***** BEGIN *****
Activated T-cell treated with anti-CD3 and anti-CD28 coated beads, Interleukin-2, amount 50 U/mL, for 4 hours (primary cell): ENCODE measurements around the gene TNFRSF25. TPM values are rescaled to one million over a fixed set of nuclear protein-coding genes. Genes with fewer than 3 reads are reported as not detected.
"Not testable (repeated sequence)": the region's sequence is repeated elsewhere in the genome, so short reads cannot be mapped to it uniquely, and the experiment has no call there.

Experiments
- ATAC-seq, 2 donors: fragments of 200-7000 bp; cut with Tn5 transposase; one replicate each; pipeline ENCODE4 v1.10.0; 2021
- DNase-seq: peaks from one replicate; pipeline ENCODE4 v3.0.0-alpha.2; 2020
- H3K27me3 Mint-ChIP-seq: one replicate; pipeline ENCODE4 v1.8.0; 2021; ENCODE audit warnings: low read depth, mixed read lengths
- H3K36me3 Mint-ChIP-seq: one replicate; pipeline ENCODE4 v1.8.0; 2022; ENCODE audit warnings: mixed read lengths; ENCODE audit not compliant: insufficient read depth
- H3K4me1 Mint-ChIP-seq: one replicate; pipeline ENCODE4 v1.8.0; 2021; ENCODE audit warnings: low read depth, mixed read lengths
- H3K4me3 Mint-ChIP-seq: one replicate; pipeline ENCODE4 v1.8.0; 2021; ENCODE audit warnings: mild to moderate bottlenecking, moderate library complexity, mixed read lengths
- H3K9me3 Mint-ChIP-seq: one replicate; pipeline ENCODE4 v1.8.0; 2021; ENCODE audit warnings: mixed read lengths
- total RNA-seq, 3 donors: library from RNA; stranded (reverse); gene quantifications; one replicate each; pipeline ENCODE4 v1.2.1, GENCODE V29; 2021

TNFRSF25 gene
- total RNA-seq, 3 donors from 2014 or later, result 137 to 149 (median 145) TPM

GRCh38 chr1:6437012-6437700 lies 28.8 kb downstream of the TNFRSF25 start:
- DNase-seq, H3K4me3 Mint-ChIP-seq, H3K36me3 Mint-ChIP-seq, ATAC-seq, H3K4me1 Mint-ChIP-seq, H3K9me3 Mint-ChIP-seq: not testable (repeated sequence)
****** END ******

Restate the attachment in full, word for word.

Activated T-cell treated with anti-CD3 and anti-CD28 coated beads, Interleukin-2, amount 50 U/mL, for 4 hours (primary cell): ENCODE measurements around the gene TNFRSF25. TPM values are rescaled to one million over a fixed set of nuclear protein-coding genes. Genes with fewer than 3 reads are reported as not detected.
"Not testable (repeated sequence)": the region's sequence is repeated elsewhere in the genome, so short reads cannot be mapped to it uniquely, and the experiment has no call there.

Experiments
- ATAC-seq, 2 donors: fragments of 200-7000 bp; cut with Tn5 transposase; one replicate each; pipeline ENCODE4 v1.10.0; 2021
- DNase-seq: peaks from one replicate; pipeline ENCODE4 v3.0.0-alpha.2; 2020
- H3K27me3 Mint-ChIP-seq: one replicate; pipeline ENCODE4 v1.8.0; 2021; ENCODE audit warnings: low read depth, mixed read lengths
- H3K36me3 Mint-ChIP-seq: one replicate; pipeline ENCODE4 v1.8.0; 2022; ENCODE audit warnings: mixed read lengths; ENCODE audit not compliant: insufficient read depth
- H3K4me1 Mint-ChIP-seq: one replicate; pipeline ENCODE4 v1.8.0; 2021; ENCODE audit warnings: low read depth, mixed read lengths
- H3K4me3 Mint-ChIP-seq: one replicate; pipeline ENCODE4 v1.8.0; 2021; ENCODE audit warnings: mild to moderate bottlenecking, moderate library complexity, mixed read lengths
- H3K9me3 Mint-ChIP-seq: one replicate; pipeline ENCODE4 v1.8.0; 2021; ENCODE audit warnings: mixed read lengths
- total RNA-seq, 3 donors: library from RNA; stranded (reverse); gene quantifications; one replicate each; pipeline ENCODE4 v1.2.1, GENCODE V29; 2021

TNFRSF25 gene
- total RNA-seq, 3 donors from 2014 or later, result 137 to 149 (median 145) TPM

GRCh38 chr1:6437012-6437700 lies 28.8 kb downstream of the TNFRSF25 start:
- DNase-seq, H3K4me3 Mint-ChIP-seq, H3K36me3 Mint-ChIP-seq, ATAC-seq, H3K4me1 Mint-ChIP-seq, H3K9me3 Mint-ChIP-seq: not testable (repeated sequence)